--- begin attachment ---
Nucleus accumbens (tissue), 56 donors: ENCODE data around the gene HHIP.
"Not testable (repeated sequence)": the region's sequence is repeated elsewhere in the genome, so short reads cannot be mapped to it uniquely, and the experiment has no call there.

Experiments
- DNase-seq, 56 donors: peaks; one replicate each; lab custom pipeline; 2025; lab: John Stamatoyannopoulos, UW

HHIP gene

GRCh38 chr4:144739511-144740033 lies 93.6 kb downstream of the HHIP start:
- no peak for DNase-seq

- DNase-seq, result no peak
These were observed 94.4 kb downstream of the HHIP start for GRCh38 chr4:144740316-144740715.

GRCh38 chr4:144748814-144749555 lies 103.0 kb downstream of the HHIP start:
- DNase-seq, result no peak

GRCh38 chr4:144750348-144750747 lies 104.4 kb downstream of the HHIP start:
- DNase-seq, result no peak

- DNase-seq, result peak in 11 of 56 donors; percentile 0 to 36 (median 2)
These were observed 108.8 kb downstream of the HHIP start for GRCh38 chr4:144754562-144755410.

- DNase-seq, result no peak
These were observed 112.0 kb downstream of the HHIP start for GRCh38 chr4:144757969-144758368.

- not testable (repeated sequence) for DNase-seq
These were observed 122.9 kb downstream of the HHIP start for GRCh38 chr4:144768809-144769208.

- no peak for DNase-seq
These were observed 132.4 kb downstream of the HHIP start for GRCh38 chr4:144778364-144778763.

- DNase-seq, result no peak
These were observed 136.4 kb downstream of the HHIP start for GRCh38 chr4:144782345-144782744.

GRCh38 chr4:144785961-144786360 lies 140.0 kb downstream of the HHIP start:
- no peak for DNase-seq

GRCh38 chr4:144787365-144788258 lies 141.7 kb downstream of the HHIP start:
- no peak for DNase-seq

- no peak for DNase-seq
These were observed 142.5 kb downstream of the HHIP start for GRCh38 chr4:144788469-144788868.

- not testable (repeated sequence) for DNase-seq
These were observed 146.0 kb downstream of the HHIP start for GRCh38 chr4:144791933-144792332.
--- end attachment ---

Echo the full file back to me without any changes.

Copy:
Nucleus accumbens (tissue), 56 donors: ENCODE data around the gene HHIP.
"Not testable (repeated sequence)": the region's sequence is repeated elsewhere in the genome, so short reads cannot be mapped to it uniquely, and the experiment has no call there.

Experiments
- DNase-seq, 56 donors: peaks; one replicate each; lab custom pipeline; 2025; lab: John Stamatoyannopoulos, UW

HHIP gene

GRCh38 chr4:144739511-144740033 lies 93.6 kb downstream of the HHIP start:
- no peak for DNase-seq

- DNase-seq, result no peak
These were observed 94.4 kb downstream of the HHIP start for GRCh38 chr4:144740316-144740715.

GRCh38 chr4:144748814-144749555 lies 103.0 kb downstream of the HHIP start:
- DNase-seq, result no peak

GRCh38 chr4:144750348-144750747 lies 104.4 kb downstream of the HHIP start:
- DNase-seq, result no peak

- DNase-seq, result peak in 11 of 56 donors; percentile 0 to 36 (median 2)
These were observed 108.8 kb downstream of the HHIP start for GRCh38 chr4:144754562-144755410.

- DNase-seq, result no peak
These were observed 112.0 kb downstream of the HHIP start for GRCh38 chr4:144757969-144758368.

- not testable (repeated sequence) for DNase-seq
These were observed 122.9 kb downstream of the HHIP start for GRCh38 chr4:144768809-144769208.

- no peak for DNase-seq
These were observed 132.4 kb downstream of the HHIP start for GRCh38 chr4:144778364-144778763.

- DNase-seq, result no peak
These were observed 136.4 kb downstream of the HHIP start for GRCh38 chr4:144782345-144782744.

GRCh38 chr4:144785961-144786360 lies 140.0 kb downstream of the HHIP start:
- no peak for DNase-seq

GRCh38 chr4:144787365-144788258 lies 141.7 kb downstream of the HHIP start:
- no peak for DNase-seq

- no peak for DNase-seq
These were observed 142.5 kb downstream of the HHIP start for GRCh38 chr4:144788469-144788868.

- not testable (repeated sequence) for DNase-seq
These were observed 146.0 kb downstream of the HHIP start for GRCh38 chr4:144791933-144792332.